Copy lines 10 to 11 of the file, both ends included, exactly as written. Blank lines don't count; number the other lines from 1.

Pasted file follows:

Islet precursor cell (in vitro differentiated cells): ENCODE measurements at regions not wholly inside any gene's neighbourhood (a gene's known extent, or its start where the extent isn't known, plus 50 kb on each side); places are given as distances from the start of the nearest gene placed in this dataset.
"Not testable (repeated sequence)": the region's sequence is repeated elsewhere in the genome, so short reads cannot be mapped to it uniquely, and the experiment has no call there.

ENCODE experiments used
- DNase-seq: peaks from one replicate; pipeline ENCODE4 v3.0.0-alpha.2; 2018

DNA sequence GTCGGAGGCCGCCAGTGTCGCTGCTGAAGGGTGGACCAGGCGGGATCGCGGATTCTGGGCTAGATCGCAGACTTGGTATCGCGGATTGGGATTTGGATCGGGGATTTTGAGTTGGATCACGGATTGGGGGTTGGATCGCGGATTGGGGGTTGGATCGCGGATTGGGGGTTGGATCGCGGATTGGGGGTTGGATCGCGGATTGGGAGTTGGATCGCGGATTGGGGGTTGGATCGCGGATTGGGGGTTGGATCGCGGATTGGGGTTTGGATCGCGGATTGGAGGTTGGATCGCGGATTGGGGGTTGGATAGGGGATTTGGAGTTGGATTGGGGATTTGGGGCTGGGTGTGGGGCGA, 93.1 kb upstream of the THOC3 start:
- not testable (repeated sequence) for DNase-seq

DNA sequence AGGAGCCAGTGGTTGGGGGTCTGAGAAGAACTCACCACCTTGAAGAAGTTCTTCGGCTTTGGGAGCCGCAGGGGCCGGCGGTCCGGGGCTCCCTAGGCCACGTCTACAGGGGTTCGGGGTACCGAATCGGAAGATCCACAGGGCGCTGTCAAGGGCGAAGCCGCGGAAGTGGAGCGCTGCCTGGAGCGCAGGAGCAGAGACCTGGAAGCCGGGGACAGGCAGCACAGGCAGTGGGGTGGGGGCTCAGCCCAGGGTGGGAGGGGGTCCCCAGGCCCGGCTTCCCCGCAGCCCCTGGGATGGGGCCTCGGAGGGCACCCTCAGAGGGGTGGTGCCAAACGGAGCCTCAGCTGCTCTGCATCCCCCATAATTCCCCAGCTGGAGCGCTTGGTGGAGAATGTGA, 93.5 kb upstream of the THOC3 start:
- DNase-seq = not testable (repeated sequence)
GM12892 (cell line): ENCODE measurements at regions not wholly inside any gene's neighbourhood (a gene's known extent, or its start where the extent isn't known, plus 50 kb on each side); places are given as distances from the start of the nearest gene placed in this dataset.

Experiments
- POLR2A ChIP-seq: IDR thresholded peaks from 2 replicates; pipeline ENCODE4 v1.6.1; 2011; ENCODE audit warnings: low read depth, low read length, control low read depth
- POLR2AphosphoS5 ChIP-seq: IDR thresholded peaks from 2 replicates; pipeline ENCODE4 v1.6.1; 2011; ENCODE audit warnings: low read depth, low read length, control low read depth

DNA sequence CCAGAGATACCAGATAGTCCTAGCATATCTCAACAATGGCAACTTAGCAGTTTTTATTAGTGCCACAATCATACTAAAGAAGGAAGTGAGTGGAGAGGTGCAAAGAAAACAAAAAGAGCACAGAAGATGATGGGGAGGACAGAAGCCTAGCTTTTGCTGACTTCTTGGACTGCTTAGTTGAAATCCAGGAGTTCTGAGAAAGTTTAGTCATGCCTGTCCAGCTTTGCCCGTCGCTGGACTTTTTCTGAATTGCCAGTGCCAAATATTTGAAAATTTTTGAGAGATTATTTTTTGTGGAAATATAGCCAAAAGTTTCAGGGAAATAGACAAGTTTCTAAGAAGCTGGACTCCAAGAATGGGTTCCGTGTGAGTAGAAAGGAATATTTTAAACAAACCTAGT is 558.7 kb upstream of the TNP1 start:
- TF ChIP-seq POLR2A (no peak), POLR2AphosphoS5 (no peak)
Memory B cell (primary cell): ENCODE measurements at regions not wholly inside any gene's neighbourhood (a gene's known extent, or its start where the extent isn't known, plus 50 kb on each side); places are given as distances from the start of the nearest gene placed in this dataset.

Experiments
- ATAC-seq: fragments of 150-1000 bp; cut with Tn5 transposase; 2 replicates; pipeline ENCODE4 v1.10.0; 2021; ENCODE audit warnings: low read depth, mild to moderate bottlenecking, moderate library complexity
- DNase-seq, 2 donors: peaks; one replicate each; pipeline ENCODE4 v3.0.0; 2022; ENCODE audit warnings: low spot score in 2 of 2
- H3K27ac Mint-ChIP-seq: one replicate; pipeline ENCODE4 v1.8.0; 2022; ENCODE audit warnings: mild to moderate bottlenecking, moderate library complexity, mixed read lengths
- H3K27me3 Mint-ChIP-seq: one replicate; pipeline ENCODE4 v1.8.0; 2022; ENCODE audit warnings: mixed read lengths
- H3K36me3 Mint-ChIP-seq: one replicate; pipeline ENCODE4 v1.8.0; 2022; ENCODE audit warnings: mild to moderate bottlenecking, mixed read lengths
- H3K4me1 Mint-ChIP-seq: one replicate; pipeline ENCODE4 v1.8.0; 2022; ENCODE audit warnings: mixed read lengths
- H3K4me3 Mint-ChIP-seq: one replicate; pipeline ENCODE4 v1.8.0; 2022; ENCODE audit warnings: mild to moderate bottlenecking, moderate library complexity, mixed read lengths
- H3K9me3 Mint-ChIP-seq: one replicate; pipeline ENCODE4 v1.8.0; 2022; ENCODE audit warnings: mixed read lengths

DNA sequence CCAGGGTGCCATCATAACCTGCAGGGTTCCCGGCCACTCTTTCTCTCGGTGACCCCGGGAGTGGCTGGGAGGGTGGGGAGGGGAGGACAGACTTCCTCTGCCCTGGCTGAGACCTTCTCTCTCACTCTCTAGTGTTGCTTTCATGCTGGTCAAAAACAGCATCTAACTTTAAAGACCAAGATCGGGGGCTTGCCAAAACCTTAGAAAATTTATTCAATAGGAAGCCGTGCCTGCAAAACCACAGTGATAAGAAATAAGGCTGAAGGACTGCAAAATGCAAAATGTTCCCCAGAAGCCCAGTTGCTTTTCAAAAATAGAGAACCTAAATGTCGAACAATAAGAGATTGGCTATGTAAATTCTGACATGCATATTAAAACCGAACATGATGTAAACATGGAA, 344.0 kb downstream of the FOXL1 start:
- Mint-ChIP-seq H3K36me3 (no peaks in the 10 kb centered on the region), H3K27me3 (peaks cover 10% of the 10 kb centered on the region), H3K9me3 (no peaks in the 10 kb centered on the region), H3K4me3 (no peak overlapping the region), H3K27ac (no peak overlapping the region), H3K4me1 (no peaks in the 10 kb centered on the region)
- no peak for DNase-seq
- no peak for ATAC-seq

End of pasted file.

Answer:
Experiments
- POLR2A ChIP-seq: IDR thresholded peaks from 2 replicates; pipeline ENCODE4 v1.6.1; 2011; ENCODE audit warnings: low read depth, low read length, control low read depth